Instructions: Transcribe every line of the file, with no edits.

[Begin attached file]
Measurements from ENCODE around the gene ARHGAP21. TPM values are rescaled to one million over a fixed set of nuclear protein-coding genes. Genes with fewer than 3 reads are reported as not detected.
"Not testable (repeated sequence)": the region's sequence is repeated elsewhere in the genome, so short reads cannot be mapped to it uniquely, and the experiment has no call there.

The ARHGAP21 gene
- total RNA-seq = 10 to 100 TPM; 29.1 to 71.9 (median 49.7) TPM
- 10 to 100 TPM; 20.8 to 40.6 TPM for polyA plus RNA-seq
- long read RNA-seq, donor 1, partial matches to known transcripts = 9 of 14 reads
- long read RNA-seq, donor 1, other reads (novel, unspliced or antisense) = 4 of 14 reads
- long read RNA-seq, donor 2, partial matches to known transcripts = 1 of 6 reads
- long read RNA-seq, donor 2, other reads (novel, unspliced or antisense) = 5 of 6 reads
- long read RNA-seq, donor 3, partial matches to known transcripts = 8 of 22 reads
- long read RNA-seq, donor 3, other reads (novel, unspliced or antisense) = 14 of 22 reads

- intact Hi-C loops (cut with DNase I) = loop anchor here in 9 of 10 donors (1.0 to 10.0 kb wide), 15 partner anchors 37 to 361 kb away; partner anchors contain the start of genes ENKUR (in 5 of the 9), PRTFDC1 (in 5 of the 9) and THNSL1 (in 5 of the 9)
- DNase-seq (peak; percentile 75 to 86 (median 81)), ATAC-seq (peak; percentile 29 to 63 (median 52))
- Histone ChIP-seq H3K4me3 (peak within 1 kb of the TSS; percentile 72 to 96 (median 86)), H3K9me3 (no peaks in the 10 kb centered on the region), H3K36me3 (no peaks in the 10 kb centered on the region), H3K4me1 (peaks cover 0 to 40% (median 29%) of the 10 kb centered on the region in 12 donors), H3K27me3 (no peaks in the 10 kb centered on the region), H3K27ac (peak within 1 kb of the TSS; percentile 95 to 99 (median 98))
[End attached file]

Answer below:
Measurements from ENCODE around the gene ARHGAP21. TPM values are rescaled to one million over a fixed set of nuclear protein-coding genes. Genes with fewer than 3 reads are reported as not detected.
"Not testable (repeated sequence)": the region's sequence is repeated elsewhere in the genome, so short reads cannot be mapped to it uniquely, and the experiment has no call there.

The ARHGAP21 gene
- total RNA-seq = 10 to 100 TPM; 29.1 to 71.9 (median 49.7) TPM
- 10 to 100 TPM; 20.8 to 40.6 TPM for polyA plus RNA-seq
- long read RNA-seq, donor 1, partial matches to known transcripts = 9 of 14 reads
- long read RNA-seq, donor 1, other reads (novel, unspliced or antisense) = 4 of 14 reads
- long read RNA-seq, donor 2, partial matches to known transcripts = 1 of 6 reads
- long read RNA-seq, donor 2, other reads (novel, unspliced or antisense) = 5 of 6 reads
- long read RNA-seq, donor 3, partial matches to known transcripts = 8 of 22 reads
- long read RNA-seq, donor 3, other reads (novel, unspliced or antisense) = 14 of 22 reads

- intact Hi-C loops (cut with DNase I) = loop anchor here in 9 of 10 donors (1.0 to 10.0 kb wide), 15 partner anchors 37 to 361 kb away; partner anchors contain the start of genes ENKUR (in 5 of the 9), PRTFDC1 (in 5 of the 9) and THNSL1 (in 5 of the 9)
- DNase-seq (peak; percentile 75 to 86 (median 81)), ATAC-seq (peak; percentile 29 to 63 (median 52))
- Histone ChIP-seq H3K4me3 (peak within 1 kb of the TSS; percentile 72 to 96 (median 86)), H3K9me3 (no peaks in the 10 kb centered on the region), H3K36me3 (no peaks in the 10 kb centered on the region), H3K4me1 (peaks cover 0 to 40% (median 29%) of the 10 kb centered on the region in 12 donors), H3K27me3 (no peaks in the 10 kb centered on the region), H3K27ac (peak within 1 kb of the TSS; percentile 95 to 99 (median 98))